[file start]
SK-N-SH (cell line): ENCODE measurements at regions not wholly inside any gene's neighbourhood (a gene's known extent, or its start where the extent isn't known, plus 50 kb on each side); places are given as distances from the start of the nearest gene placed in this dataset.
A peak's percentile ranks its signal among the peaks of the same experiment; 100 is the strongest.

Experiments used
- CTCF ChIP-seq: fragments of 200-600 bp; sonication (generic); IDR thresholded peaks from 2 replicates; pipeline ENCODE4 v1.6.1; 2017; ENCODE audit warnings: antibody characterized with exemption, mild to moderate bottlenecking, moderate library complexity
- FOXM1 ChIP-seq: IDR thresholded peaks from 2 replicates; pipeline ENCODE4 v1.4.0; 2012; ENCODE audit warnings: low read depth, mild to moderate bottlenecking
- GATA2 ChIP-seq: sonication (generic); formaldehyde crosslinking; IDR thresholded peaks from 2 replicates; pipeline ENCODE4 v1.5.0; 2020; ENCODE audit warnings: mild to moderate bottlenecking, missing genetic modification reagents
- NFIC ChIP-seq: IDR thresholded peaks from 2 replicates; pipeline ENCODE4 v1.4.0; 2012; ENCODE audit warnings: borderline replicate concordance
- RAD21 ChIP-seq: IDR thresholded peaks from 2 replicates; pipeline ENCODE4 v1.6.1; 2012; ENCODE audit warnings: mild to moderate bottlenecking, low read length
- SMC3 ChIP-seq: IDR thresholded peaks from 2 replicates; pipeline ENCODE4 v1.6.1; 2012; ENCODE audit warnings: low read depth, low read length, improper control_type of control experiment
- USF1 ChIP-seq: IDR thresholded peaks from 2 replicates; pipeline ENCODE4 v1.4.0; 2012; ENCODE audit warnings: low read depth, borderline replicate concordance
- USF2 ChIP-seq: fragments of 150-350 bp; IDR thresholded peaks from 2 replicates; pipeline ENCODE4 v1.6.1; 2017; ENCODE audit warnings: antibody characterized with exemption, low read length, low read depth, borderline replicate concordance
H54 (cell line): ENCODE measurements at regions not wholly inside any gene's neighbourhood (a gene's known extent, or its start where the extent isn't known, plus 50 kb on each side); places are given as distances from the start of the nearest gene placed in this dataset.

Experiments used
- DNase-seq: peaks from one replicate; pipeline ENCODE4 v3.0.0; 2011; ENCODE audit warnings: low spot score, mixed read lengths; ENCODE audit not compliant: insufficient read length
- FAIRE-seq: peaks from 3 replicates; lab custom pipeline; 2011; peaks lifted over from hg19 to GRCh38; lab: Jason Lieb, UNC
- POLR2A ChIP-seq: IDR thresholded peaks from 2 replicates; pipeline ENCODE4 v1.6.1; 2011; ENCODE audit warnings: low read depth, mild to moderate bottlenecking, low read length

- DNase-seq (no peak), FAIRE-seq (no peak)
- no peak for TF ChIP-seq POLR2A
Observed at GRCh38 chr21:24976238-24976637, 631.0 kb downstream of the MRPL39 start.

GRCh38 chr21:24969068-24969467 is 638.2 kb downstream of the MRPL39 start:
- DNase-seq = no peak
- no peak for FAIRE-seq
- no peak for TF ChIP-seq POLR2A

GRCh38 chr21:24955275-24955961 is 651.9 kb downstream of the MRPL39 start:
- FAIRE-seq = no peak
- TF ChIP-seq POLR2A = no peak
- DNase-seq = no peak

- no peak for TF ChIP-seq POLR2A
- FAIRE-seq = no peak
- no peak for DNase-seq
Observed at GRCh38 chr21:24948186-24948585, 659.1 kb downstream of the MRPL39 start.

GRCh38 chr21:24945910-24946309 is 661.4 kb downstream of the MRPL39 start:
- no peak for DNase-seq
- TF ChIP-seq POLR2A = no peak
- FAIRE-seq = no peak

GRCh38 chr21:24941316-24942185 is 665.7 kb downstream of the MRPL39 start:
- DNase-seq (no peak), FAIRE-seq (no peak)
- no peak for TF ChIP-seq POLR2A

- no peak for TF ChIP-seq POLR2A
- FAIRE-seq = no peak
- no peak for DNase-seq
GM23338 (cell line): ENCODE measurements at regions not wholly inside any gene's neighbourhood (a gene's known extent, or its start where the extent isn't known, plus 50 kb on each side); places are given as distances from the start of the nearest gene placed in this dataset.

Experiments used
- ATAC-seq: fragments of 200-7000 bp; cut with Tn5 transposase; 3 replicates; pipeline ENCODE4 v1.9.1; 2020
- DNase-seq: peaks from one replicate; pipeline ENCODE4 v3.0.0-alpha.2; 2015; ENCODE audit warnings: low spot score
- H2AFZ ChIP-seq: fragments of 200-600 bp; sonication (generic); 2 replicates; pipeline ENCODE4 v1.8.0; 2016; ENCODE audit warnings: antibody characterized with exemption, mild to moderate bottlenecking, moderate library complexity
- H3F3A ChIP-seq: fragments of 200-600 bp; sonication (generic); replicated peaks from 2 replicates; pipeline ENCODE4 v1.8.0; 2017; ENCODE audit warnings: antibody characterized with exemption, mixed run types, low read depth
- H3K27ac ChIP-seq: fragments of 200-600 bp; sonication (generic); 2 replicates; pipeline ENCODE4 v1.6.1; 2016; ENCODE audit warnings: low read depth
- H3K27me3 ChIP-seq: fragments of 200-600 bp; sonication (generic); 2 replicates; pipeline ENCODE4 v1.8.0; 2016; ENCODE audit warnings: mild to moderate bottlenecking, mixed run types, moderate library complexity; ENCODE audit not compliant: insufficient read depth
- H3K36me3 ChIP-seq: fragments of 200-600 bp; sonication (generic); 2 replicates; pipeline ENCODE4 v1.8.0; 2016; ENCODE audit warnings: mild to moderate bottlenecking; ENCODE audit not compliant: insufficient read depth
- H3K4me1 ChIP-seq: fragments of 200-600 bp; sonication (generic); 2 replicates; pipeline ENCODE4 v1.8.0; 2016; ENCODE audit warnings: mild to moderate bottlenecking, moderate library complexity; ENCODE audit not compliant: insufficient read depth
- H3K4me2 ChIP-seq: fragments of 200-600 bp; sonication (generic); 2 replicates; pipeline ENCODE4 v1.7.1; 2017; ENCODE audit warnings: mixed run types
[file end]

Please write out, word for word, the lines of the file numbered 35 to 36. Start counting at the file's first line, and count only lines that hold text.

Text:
- FAIRE-seq = no peak

GRCh38 chr21:24941316-24942185 is 665.7 kb downstream of the MRPL39 start: